The last two decades, however, have seen a tremendous change all along the Himalayan range with roads penetrating remotest valleys and men with arms living at high altitudes throughout the year. With both civilian and military mountaineering being actively encouraged, several large and well-planned expeditions have operated within the Sanctuary and reports of indiscriminate shooting of wildlife have been causing considerable uneasiness among conservationists.

With restrictions being raised on foreign expeditions to the Nanda Devi area, there has been a spate of expeditions and summits within and around the Sanctuary have been reserved for several years in advance. This large-scale entry of Man into what was, till only a couple of decades ago, a wilderness rivaling such places as the Galapagos Islands and the Antarctic Continent, has given to rise to anxiety over the possible damage to the delicate ecosystem.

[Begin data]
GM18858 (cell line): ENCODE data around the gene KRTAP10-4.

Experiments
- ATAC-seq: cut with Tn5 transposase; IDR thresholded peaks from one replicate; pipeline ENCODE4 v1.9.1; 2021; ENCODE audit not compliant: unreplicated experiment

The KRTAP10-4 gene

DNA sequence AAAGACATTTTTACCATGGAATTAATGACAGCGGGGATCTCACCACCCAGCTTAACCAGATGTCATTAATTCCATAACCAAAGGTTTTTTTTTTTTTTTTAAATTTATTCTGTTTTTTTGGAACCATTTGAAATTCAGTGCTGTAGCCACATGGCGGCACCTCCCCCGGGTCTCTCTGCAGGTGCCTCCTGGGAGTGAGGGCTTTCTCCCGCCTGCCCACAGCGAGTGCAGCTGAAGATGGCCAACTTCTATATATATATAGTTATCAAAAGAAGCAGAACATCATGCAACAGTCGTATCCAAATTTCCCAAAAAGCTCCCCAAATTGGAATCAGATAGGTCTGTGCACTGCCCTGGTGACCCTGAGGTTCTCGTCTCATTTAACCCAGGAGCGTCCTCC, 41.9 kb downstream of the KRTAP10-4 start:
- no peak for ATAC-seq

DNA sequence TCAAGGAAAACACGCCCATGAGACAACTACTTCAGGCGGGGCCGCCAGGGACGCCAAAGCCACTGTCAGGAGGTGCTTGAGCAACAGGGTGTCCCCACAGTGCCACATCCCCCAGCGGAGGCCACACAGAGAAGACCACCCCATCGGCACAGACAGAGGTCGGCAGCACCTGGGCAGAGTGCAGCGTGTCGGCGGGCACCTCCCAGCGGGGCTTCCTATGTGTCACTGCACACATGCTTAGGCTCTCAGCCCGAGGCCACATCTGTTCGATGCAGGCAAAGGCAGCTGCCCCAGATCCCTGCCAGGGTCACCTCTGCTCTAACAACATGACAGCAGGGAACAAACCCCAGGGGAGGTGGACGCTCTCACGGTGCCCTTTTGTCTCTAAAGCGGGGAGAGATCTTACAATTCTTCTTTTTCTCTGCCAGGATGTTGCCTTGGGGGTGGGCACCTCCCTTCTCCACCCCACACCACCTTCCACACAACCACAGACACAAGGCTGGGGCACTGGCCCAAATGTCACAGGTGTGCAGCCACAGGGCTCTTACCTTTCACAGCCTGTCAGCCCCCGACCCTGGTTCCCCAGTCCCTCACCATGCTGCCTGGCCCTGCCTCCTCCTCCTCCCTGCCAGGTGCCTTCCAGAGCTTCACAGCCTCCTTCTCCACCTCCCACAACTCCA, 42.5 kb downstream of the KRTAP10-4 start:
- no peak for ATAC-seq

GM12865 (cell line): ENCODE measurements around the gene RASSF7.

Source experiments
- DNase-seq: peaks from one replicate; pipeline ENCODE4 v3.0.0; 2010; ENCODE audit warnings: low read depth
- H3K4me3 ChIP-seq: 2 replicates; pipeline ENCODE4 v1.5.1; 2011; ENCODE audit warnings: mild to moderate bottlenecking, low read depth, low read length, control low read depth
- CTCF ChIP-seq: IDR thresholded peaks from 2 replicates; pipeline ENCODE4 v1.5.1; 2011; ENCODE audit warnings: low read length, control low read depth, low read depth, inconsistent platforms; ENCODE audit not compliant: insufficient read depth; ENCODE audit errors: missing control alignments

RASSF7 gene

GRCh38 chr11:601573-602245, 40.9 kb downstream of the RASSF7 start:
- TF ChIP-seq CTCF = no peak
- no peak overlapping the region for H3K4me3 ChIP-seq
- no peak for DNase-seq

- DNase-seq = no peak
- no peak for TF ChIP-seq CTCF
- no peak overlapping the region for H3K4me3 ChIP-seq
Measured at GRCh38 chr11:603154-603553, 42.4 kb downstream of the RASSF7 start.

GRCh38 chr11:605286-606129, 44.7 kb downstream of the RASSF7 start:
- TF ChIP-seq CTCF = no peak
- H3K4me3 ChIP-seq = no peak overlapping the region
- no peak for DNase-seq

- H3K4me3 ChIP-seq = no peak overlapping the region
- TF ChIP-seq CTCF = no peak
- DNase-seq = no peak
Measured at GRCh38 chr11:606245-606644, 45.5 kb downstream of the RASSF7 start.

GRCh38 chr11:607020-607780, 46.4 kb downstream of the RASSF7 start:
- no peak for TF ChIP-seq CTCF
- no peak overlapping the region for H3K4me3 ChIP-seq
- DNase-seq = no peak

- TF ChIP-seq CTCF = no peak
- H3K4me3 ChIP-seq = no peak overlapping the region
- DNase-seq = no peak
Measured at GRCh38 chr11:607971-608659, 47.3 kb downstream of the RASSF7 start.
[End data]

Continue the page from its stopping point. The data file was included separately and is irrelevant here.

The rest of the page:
The investigator was invited to join the 1977 British Nanda Devi expedition as a naturalist, and his participation was considered a good opportunity for an inquiry into the damage already sustained by the area. World Wildlife Fund, India, sponsored a two- month study during May and June 1977. This report attempts to evaluate the impact of Man's activities in the Sanctuary and suggests some remedial action to conserve the magnificent natural heritage for future generations. The investigator was rendered valuable assistance by Kt. Hon. Capt. Jonathan Forbes of the British Army Team which was associated with the expedition.

Summary